Obesity is the major preoperative risk factor for diabetes following pancreatic surgery

Program: Abstracts - Orals, Featured Poster Presentations, and Posters
Session: SUN 807-838-Diabetes - Diagnosis, Complications & Outcomes
Sunday, June 16, 2013: 1:45 PM-3:45 PM
Expo Halls ABC (Moscone Center)

Poster Board SUN-825
Farah Hena Morgan*1, Bert Bieler2, Batool Razvi2, Krystal Hunter2 and Marc J Laufgraben3
1Cooper University Hospital, Cherry Hill, NJ, 2Cooper University Hospital, 3Cooper University Hospital, Camden, NJ
Introduction: While postoperative diabetes is a well-known consequence of pancreatic surgery, there is little data available regarding the ability to identify those patients at higher risk. We hypothesized that a combination of risk factors would be able to predict those patients more likely to develop diabetes following pancreatic surgery.

Methods: Data was collected after IRB approval on all patients who had pancreatic surgery between January 1, 2010 and July 31, 2011. Demographic data, fasting glucose, HbA1c, BMI, extent of surgery, surgical indication, nutrition, length of stay, complications and diabetic medications were recorded. Univariate and multivariate techniques were used to analyze individual variables. Patients were considered diabetic if they required insulin or other anti-diabetic medications at discharge.

Results: 120 subjects met inclusion criteria. Patients on insulin preoperatively were excluded. Data was available on 84 of the remaining patients.  Twenty-one of 84 patients (25%) required insulin while in the hospital. Of these, seventeen patients were discharged on insulin and 4 patients were discharged on other anti-diabetic agents. Patients discharged on any anti-diabetic agent were more likely to have received enteral tube feeding or parenteral nutrition (P<0.01), to have a length of stay > 10 days (P<0.01) or to have an infection during their hospital stay (P 0.04). Higher BMI on admission (30.29 in the diabetic group vs. 26.33 in the non-diabetic group, P 0.01) was also associated with an increased risk of postoperative diabetes. Obese (BMI > 30) patients had 5.39 fold increased odds of having postoperative diabetes compared to normal and underweight individuals (P <0.01), and 3.99 fold increased odds of being discharged home on insulin (P 0.03). Using multivariate analysis, for every unit increase in BMI above 17.6, there was an 11% increased odds of diabetes at discharge. Similarly, for every additional day in the hospital above 5, there was a 3% increased odds of diabetes at discharge.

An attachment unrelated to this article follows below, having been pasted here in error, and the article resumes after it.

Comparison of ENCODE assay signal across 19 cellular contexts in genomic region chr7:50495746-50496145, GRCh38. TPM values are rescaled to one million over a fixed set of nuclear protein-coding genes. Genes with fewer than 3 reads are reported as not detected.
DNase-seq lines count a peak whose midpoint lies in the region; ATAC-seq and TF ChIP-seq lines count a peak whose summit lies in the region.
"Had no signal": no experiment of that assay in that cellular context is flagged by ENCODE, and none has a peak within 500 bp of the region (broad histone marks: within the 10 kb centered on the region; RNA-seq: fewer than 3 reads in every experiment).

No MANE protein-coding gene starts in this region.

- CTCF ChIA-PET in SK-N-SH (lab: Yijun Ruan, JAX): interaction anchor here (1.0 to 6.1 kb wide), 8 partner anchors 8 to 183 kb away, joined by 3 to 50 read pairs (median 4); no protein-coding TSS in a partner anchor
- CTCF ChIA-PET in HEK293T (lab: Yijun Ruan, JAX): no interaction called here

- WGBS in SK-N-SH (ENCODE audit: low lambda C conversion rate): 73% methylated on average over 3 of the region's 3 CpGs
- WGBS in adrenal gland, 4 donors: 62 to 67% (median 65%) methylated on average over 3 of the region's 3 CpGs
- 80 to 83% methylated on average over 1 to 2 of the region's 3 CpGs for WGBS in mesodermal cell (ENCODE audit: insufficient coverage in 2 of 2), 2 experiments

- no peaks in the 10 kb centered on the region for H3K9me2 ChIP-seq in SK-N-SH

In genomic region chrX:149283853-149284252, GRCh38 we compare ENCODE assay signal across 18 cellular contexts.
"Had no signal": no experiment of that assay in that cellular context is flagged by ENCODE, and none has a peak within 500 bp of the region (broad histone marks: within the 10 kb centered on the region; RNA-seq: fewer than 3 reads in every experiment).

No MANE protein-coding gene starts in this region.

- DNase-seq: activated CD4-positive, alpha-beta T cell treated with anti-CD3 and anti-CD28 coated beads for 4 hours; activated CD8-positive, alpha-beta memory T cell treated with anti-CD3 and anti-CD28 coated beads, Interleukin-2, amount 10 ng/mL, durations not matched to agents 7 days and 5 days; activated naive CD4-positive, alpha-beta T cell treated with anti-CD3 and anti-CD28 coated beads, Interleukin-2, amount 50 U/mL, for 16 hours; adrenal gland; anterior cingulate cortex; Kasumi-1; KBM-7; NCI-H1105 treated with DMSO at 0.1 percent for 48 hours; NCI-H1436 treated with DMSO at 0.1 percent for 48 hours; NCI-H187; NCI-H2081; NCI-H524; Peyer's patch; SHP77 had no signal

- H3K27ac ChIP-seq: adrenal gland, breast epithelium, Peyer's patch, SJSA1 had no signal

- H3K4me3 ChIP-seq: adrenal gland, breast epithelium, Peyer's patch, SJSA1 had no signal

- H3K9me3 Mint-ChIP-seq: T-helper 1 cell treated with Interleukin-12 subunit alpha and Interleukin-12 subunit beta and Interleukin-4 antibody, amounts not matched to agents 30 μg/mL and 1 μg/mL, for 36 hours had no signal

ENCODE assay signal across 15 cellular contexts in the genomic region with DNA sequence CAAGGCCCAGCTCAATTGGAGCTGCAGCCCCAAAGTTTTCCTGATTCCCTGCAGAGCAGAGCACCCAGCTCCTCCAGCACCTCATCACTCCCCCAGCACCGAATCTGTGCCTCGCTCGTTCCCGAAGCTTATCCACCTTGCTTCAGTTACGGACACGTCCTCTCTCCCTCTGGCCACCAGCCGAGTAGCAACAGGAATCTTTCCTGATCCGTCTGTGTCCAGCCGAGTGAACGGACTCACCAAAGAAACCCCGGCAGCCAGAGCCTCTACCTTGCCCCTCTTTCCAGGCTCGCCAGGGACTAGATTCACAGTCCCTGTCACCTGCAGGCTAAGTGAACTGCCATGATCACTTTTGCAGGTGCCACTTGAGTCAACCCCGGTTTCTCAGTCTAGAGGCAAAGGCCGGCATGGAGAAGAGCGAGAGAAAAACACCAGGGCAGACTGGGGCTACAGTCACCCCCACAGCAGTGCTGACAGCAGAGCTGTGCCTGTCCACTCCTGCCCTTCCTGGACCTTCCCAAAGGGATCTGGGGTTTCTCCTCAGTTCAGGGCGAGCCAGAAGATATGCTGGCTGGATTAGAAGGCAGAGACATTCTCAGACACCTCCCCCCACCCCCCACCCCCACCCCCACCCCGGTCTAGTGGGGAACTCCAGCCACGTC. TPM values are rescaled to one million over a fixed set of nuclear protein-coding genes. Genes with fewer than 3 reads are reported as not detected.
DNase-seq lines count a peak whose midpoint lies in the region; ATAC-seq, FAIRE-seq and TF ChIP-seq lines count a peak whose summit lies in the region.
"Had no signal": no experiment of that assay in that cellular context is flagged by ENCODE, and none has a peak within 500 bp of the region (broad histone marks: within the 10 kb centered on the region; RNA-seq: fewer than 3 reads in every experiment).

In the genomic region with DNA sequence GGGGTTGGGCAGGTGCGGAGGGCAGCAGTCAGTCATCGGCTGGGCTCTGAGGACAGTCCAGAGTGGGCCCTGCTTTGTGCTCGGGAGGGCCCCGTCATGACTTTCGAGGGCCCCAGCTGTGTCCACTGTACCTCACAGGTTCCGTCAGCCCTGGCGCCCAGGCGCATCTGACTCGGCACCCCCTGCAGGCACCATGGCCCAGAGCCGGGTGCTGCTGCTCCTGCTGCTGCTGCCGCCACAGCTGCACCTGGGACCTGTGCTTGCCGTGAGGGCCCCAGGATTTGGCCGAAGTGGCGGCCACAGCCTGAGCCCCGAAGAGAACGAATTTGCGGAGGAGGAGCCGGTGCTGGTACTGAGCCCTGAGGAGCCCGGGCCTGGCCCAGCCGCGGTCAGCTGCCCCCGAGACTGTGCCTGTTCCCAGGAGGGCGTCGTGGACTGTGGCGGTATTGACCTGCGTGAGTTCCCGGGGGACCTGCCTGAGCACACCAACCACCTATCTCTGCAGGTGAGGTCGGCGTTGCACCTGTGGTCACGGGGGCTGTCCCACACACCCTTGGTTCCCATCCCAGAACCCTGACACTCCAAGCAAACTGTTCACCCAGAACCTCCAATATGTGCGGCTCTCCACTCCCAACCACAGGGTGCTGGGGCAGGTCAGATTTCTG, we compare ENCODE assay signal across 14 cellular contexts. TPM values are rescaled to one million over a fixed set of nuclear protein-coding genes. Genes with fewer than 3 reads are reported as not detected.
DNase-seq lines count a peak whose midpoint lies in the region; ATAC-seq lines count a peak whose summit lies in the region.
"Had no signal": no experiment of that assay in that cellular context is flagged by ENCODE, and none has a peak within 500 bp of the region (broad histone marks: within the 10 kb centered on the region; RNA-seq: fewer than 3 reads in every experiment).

Conclusion: Obesity is an easily identifiable preoperative risk factor for diabetes following pancreatic surgery. BMI should be assessed in every patient planned for pancreatic surgery, and patients with BMI > 30 should be counseled on their increased risk for the development of postoperative diabetes. Length of stay > 10 days, infection, and the use of enteral tube feeding or parenteral nutrition are the major risk factors in the postoperative period.

Nothing to Disclose: FHM, BB, BR, KH, MJL

*Please take note of The Endocrine Society's News Embargo Policy at http://www.endo-society.org/endo2013/media.cfm